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The figure 8 knot complement $M$ is the orientable double cover of the Gieseking manifold, which implies that $M$ has a fixed-point free involution. If we think of $M$ with its hyperbolic metric, this involution is an isometry. Is there some way of visualizing this isometry?

I know how to produce one relatively easy to see isometry of $M$. The fundamental group of $M$ is a two generator group. Lift geodesic representatives of a pair of generators to $\mathbb{H}^3$. These geodesics have a mutual perpendicular, and $180^{\circ}$ rotation about that geodesic descends to an involution of $M$. However, this map has fixed points, and I'd like to "see" one that doesn't.

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If you're interested in the involution only defined on the complement, Igor's answer does a fine job.

But the involution extends to an involution of $S^3$ and perhaps you'd like to see that?

I think the symmetry is a little tricky to traditionally visualize, because as a map of $S^3$, thought of as the unit sphere $S^3 \subset \mathbb C^2$ it's of the form $(z_1,z_2) \longmapsto (\overline{z_1}, -z_2)$. If you stereographically project at one of these fixed points, this becomes the involution of $\mathbb R^3$ given by $(x,y,z) \longmapsto (-x,-y,-z)$. Both the fixed points have to be on the knot, so this means we have to find a "long" embedding of the figure-8 knot in $\mathbb R^3$ which is invariant under the antipodal map. That's easy. Here are two such (approximate) positions:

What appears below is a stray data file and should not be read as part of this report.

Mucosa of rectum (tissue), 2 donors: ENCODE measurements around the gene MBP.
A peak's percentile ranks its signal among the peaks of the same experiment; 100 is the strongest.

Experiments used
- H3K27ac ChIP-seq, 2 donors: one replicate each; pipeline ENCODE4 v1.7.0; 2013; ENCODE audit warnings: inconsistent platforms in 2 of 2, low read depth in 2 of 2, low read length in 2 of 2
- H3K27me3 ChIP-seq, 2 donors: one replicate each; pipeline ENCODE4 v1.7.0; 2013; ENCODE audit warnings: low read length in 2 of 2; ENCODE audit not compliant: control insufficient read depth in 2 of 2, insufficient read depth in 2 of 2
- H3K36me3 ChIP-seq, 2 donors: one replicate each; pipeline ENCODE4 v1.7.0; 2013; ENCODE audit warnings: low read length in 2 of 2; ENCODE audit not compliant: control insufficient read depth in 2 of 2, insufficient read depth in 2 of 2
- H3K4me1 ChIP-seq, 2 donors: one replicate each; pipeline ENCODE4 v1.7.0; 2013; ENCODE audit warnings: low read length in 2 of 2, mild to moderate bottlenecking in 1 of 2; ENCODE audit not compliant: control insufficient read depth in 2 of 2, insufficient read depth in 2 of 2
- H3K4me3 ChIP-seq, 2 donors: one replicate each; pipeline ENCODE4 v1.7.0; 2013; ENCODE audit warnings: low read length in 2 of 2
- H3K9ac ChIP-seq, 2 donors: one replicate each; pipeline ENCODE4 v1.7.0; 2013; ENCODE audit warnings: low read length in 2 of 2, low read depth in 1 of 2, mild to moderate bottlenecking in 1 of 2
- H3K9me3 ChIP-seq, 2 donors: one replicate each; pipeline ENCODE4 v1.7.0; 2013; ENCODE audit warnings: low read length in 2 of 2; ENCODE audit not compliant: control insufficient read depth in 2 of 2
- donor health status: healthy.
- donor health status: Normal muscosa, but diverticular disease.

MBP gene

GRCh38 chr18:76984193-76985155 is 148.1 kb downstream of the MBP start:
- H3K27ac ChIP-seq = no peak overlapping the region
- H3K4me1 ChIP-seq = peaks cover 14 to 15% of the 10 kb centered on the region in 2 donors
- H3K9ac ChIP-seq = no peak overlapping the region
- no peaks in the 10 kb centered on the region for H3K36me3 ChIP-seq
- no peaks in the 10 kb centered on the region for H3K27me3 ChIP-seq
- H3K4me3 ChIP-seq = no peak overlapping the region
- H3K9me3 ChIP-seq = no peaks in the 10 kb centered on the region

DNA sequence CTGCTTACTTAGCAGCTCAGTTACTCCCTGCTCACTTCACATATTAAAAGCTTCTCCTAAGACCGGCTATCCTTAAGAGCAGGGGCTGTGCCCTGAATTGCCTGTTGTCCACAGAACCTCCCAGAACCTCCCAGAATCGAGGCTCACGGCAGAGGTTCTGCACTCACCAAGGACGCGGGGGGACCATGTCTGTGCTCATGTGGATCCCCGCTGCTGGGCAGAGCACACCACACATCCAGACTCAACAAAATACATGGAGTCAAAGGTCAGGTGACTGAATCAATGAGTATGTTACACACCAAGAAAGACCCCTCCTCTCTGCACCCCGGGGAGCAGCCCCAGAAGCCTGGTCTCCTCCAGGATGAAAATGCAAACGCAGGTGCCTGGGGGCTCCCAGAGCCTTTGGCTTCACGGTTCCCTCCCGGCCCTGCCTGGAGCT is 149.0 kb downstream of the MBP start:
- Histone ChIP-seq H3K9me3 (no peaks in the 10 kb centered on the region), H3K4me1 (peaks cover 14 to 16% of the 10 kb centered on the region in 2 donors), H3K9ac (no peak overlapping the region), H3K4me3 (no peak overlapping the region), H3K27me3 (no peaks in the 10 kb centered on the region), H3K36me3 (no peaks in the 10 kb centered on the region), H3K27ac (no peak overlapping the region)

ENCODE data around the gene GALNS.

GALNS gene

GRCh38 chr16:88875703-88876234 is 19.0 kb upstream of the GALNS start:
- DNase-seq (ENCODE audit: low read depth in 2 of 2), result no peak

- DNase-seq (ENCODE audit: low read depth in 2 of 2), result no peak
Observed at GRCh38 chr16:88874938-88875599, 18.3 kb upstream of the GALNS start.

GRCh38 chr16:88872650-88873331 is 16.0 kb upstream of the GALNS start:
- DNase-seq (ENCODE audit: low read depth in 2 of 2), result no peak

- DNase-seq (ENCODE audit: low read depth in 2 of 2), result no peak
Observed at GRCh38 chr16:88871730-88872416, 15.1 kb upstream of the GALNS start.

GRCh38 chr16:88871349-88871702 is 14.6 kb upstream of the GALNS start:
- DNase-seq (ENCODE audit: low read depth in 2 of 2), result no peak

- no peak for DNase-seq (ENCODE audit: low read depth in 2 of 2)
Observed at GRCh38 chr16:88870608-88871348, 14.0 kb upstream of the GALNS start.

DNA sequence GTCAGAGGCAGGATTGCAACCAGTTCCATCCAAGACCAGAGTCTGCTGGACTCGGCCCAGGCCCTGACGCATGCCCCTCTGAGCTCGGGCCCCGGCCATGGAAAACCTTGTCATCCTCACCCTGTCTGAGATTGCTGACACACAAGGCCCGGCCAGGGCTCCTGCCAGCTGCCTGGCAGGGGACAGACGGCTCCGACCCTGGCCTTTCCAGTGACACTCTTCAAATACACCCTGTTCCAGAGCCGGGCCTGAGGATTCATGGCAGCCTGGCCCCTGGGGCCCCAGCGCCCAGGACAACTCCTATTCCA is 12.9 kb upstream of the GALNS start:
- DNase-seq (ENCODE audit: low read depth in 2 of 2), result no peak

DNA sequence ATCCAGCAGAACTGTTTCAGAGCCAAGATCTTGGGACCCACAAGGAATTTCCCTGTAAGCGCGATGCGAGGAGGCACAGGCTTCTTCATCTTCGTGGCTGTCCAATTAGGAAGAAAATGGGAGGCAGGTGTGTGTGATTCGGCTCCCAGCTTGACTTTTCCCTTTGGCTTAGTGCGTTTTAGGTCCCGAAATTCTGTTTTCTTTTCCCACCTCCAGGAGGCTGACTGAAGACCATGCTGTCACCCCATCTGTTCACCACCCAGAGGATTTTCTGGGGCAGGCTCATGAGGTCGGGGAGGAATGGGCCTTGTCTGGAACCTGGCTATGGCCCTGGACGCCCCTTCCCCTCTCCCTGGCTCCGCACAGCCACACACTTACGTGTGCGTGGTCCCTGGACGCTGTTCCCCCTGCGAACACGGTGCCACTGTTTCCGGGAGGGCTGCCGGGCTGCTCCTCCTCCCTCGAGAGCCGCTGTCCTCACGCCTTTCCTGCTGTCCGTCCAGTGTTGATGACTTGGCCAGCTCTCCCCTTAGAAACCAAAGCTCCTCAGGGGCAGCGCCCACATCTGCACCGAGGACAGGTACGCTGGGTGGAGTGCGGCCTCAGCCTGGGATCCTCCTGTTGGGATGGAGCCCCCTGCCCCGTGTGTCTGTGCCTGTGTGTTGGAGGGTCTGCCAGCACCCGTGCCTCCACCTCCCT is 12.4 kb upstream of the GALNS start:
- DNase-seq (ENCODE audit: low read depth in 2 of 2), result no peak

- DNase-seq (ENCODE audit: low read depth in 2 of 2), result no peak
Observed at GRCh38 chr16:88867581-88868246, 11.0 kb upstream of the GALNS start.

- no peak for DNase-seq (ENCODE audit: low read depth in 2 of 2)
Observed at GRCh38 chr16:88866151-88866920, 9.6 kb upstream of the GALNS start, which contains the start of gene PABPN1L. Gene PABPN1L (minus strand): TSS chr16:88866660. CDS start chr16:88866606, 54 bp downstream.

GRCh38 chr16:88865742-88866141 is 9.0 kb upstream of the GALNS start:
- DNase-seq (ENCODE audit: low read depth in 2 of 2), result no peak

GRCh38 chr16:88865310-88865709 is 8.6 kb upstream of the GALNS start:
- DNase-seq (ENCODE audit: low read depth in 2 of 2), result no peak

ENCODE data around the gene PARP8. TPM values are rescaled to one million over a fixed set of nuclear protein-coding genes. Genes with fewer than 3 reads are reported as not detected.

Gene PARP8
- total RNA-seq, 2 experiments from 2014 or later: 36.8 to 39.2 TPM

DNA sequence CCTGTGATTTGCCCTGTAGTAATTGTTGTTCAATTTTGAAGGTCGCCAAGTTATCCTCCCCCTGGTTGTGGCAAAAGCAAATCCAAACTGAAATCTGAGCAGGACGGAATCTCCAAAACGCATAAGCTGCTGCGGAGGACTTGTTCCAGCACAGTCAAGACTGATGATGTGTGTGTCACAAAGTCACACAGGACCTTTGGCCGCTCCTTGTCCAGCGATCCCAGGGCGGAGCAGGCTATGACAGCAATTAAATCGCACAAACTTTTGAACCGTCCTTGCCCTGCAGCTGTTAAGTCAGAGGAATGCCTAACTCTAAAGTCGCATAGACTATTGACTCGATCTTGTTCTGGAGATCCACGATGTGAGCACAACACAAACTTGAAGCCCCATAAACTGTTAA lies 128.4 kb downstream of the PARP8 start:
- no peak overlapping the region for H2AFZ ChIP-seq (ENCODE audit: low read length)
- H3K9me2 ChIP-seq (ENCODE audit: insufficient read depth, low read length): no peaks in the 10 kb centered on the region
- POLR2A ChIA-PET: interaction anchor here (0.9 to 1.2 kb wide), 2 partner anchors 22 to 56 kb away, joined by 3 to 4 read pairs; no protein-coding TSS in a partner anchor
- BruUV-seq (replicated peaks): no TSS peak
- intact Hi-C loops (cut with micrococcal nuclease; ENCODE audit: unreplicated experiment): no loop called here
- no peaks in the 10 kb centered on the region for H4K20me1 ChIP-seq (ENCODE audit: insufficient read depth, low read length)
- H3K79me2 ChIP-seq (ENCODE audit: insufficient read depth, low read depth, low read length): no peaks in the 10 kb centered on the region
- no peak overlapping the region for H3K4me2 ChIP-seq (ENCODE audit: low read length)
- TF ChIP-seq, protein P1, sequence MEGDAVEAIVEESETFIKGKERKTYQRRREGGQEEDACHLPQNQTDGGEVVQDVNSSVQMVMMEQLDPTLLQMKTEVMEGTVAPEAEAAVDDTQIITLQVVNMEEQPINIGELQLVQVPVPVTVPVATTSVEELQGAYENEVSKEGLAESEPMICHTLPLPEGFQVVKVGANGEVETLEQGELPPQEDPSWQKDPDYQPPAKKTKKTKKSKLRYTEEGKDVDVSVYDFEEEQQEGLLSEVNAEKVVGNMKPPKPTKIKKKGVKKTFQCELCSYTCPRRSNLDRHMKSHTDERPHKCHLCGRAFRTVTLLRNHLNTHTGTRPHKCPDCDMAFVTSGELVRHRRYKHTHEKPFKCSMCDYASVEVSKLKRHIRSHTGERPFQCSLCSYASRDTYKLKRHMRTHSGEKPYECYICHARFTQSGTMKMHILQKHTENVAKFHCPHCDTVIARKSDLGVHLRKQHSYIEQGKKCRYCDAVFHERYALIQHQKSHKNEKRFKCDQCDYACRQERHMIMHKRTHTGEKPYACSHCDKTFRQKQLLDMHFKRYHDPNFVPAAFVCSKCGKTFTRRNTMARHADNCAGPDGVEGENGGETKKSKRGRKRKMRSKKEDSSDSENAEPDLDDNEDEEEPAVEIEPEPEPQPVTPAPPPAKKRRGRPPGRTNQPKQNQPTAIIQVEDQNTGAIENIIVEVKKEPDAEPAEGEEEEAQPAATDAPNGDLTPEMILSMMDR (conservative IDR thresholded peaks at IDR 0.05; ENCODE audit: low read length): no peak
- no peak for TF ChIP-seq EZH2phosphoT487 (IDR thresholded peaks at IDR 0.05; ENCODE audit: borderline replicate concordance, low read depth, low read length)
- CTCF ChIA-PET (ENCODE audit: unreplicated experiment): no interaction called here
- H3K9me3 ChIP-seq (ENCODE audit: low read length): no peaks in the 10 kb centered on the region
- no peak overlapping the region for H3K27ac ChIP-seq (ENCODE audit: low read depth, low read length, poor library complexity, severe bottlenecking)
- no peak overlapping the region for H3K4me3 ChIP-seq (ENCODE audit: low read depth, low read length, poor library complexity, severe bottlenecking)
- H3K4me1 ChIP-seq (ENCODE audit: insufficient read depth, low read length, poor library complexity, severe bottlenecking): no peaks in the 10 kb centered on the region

alt text

alt text

In the latter picture the fixed point is easier to see -- the blue straight line intersects the knot in 5 points, one at the "center" and four other points indicated by blue balls.

Looking through the code I used to generate the latter picture, the parametrization I use of the figure-8 knot is:

$$t \longmapsto (5(t^3-3t), 0.25(t^7-42t), t^5-5t^3+4t)$$

which is easy to verify is equivariant with respect to the above involution, as all the terms in the polynomial are odd.

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Nice! What did you use to generate the picture? –  auniket Nov 19 '11 at 0:45
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The latter image was generated in two steps. The knot and the line were computed in some C++ code that I wrote. Then the 3-dimensional data was output into a PoVRay format, which was then rendered in PoVray: povray.org The top image I just grabbed in a Google search. –  Ryan Budney Nov 19 '11 at 1:49
    
Maybe I'm confused; isn't the OP trying to visualize a fixed-point free involution? –  j.c. Nov 19 '11 at 6:14
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The only fixed points are on the knot -- it's free on the knot complement. –  Ryan Budney Nov 19 '11 at 6:24
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The figure 8 complement decomposes into 2 regular ideal tetrahedra (see Thurston's notes, here for example.) This gives the involution quite explicitely.

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